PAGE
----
• The business partners wanted tons of flexibility, but Flexihub’s history showed that when the business had too much flexibility in what they could curate on the category pages, it led to broken links, poor image quality, varying layouts and overall a poor shopping experience.

  • Pure algorithmic content did not allow for curating business promotions or styling for seasonality for the year and for current events.

  • Some business partners had conflicting opinions and wanted to prioritize building features that had low engagement and little to no business impact based on a hunch as opposed to raw data.

  • The previous platform (Flexihub) had a module called RTM which basically acted as a free-for-all where partners could “hack” the page and inject any HTML/CSS/JavaScript. At some points this provided modules the business partners liked and were permitted to keep, and at other times it created poor user experience and broke pieces of the page that forced product to remove the module. The business partners had to be weaned off of this type of functionality in order to prevent pages from breaking at random times.

  • The business partners used to create fake layouts with image maps: a feature that allowed an internal user to upload an image of any size and lay out links on top of the image. This allowed the business partners to mimic user experiences that they liked but had not vetted. This feature also had to be killed but left with a structured yet flexible replacement.

  • Business partners generally had little to no SEO knowledge, so the curation tool had to have guard rails in place to make sure content and link quality maintained eBay SEO best-practices.

  • Although eBay had a category taxonomy, the top-level category pages had evolved under the unstructured Flexihub platform to include high-traffic pages that were not a part of the eBay category taxonomy. The Lexington platform originally required that each page be a part of the eBay taxonomy, and due to complications of the eBay taxonomy, we could not just create Category IDs for the pages that were not apart of the taxonomy, so there were engineering solutions that had to be created around the lack of flexibility surrounding the structured data.

  • There was a ton of politics associated with these pages. They were critical for the beginning of the browse path for our shoppers who liked browsing. They served as the entry-way to the taxonomy. They also served as key landing experiences for SEO traffic. Lastly, they were the forefront of how the business promoted its deals, events, and other promotions. It was not just about the data or the end-user, but it was a lot about managing different stakeholders’ opinions and making sure we met the needs to the different stakeholders and their use-cases; this meant a lot of trade-offs in how we designed and deployed this experience.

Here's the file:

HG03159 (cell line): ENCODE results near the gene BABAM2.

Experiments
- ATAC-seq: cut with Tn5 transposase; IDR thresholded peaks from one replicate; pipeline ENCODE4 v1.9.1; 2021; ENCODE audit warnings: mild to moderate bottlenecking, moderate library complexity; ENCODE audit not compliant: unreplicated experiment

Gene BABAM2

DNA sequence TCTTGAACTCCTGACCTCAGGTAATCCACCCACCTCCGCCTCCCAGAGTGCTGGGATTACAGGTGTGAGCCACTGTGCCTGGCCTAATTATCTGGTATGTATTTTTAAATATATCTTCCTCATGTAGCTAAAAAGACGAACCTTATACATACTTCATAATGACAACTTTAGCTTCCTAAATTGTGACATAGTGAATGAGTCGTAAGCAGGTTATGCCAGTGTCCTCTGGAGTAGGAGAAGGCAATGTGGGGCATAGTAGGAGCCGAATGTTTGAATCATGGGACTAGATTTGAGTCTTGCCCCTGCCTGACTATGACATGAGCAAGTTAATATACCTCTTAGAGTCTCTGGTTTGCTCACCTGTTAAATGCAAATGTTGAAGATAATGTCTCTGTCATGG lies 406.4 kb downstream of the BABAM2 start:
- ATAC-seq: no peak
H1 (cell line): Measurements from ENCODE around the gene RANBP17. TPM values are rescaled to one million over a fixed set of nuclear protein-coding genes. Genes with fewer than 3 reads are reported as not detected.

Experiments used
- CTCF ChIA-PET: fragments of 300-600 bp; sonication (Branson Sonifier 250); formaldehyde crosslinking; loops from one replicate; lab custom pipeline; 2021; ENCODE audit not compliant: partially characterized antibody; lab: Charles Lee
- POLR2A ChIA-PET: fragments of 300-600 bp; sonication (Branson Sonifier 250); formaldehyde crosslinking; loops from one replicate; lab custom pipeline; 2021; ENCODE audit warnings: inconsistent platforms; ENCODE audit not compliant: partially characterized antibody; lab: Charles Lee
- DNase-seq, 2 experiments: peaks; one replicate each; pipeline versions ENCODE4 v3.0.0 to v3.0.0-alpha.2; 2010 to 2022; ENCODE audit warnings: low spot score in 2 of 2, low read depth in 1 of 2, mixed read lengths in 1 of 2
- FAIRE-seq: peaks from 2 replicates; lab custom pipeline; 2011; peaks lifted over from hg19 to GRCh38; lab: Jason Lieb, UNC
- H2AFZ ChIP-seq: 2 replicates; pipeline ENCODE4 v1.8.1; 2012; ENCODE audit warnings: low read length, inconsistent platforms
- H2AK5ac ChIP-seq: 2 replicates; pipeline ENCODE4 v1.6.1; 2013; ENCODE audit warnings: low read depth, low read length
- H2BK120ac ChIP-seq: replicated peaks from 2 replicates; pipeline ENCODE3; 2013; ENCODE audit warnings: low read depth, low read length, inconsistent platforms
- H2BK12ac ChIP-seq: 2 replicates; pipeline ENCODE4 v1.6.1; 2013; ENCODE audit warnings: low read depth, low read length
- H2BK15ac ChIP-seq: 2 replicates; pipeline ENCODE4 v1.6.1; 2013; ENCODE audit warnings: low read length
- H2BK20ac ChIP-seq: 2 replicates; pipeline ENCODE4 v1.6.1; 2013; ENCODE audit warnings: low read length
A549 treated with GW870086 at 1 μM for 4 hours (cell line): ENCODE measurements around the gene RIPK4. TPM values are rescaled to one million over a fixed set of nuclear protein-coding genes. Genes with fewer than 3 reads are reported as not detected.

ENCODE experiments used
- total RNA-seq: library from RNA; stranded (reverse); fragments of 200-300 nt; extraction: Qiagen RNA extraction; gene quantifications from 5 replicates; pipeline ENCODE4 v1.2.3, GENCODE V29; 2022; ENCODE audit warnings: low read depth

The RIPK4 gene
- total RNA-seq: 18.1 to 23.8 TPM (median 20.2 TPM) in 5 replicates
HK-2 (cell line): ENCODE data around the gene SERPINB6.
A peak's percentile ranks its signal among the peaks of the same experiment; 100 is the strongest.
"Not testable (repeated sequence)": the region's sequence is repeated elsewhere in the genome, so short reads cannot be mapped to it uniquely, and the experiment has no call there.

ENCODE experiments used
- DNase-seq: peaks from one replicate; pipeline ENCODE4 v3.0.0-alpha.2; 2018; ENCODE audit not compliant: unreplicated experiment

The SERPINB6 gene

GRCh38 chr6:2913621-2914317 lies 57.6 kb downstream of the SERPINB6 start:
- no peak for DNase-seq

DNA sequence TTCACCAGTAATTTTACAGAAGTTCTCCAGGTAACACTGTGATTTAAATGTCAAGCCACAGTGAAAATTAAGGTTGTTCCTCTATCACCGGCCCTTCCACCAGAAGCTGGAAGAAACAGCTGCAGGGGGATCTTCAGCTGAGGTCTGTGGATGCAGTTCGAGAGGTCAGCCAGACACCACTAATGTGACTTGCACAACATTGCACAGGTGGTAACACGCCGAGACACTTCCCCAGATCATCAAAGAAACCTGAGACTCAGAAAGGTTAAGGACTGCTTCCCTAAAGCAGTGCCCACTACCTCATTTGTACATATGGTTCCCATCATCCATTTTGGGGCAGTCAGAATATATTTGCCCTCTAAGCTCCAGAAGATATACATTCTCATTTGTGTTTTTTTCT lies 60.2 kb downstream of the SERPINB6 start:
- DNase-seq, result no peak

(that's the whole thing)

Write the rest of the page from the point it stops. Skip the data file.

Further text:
The top level categories were broken down into 2 parts, dividing them into L0s (the top-most categories) and L1s (the second from the top-most categories). The L1s were migrated first, and the L0s were migrated second. This was done for the following reasons:

  1. The requirements were generated based on understanding the patterns the business followed with it’s super flexible curations on Flexihub and designing a way to support the general types of curations in a more structured format on Lexington. The features built covered 95% of the flexible curation types, and left some flexibility for the 5% that were too infrequently used to warrant engineering work. These requirements were based on my previous years of experience with the platforms and partner teams, then they were road-showed to the business partners globally as well as the partner teams that were helping to execute on this project.

  2. L2-L7 pages (levels below L0s and L1s) were already migrated to Lexington. In order to maintain continuity, it made more sense to continue the flow of migrating pages bottom-to-top.

  3. The business partners were more particular about how they curated the L0 pages and wanted to have more curation options available for them. Rather than wait and migrate all pages at once, we built the first half of the product needs to start, and upon phase 1 completion, we migrated the L1s. Then we finished the rest of the product features for phase 2 and migrated the L0s in the second wave.

  4. There was the potential for negative SEO impact with a massive change in these top level category pages that served as the starting point for Google’s crawling. We had to do URL masks and migrate the pages in 2 parts. First, maintain the URL but change the content to the new platform. Second, maintain the content of the new platform but finally flip the URL to it’s new permanent format and 301 redirect the old URLs. Doing all pages at once would have been a more serious SEO risk than doing them in parts.